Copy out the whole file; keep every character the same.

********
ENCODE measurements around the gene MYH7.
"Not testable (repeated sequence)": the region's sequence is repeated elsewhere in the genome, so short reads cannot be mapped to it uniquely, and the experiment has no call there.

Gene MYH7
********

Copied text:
ENCODE measurements around the gene MYH7.
"Not testable (repeated sequence)": the region's sequence is repeated elsewhere in the genome, so short reads cannot be mapped to it uniquely, and the experiment has no call there.

Gene MYH7